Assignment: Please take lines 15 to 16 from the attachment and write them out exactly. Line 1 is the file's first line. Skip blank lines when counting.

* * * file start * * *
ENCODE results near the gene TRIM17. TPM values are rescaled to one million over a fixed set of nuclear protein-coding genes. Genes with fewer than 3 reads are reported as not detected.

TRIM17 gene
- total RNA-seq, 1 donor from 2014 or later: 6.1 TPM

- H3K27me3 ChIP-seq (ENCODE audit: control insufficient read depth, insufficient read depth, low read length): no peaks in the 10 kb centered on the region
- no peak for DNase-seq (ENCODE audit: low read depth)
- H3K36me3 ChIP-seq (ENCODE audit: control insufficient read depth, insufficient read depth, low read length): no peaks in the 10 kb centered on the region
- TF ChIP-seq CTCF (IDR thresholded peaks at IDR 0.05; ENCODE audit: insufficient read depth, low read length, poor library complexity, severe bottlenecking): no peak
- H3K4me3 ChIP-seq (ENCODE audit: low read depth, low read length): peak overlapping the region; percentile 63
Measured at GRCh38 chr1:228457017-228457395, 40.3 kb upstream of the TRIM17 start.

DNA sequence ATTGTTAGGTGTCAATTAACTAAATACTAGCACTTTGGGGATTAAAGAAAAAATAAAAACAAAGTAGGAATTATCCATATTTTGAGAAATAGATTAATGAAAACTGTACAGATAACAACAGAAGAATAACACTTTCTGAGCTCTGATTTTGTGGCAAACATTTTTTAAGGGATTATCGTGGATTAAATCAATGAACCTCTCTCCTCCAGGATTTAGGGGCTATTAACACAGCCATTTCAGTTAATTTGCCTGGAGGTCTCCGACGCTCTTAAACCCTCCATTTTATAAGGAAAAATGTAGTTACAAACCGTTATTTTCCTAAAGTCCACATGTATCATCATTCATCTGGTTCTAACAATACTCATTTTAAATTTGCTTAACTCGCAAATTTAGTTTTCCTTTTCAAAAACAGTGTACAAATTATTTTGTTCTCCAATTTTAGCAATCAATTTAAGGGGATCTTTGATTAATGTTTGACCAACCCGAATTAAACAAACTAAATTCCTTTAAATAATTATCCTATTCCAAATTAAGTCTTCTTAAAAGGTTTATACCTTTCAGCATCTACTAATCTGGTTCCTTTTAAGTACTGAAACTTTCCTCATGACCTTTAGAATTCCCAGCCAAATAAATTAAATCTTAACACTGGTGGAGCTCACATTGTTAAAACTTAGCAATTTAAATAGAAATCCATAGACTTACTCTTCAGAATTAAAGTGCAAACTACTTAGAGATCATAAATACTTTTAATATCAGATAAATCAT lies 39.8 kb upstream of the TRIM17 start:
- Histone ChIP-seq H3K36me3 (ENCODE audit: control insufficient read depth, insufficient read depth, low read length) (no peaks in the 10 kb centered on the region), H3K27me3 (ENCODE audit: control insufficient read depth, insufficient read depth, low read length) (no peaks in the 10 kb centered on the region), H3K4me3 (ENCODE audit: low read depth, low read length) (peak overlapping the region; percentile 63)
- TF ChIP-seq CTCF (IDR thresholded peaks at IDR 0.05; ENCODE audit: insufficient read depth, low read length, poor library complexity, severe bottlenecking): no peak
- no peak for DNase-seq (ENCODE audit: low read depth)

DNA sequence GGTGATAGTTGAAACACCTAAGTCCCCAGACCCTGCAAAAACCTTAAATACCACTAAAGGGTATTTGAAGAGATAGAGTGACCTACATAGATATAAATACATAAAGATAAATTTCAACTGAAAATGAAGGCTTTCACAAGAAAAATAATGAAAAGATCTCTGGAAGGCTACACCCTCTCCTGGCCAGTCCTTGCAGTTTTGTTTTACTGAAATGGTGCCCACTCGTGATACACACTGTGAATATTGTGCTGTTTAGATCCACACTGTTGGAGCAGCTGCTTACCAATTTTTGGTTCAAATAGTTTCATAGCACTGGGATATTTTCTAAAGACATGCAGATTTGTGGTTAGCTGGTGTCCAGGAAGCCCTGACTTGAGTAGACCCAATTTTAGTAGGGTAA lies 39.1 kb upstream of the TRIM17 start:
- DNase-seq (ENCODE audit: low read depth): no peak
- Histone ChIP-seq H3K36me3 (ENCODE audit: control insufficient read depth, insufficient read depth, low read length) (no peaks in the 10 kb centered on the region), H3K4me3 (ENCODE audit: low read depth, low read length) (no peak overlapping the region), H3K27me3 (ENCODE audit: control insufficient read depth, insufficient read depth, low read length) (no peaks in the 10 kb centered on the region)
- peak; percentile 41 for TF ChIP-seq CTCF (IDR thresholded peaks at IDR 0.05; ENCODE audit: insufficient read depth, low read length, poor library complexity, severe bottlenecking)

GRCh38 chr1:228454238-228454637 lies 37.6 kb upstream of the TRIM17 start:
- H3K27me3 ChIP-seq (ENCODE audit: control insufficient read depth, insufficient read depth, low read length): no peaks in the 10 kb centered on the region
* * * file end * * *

- DNase-seq (ENCODE audit: low read depth): no peak
- Histone ChIP-seq H3K36me3 (ENCODE audit: control insufficient read depth, insufficient read depth, low read length) (no peaks in the 10 kb centered on the region), H3K4me3 (ENCODE audit: low read depth, low read length) (no peak overlapping the region), H3K27me3 (ENCODE audit: control insufficient read depth, insufficient read depth, low read length) (no peaks in the 10 kb centered on the region)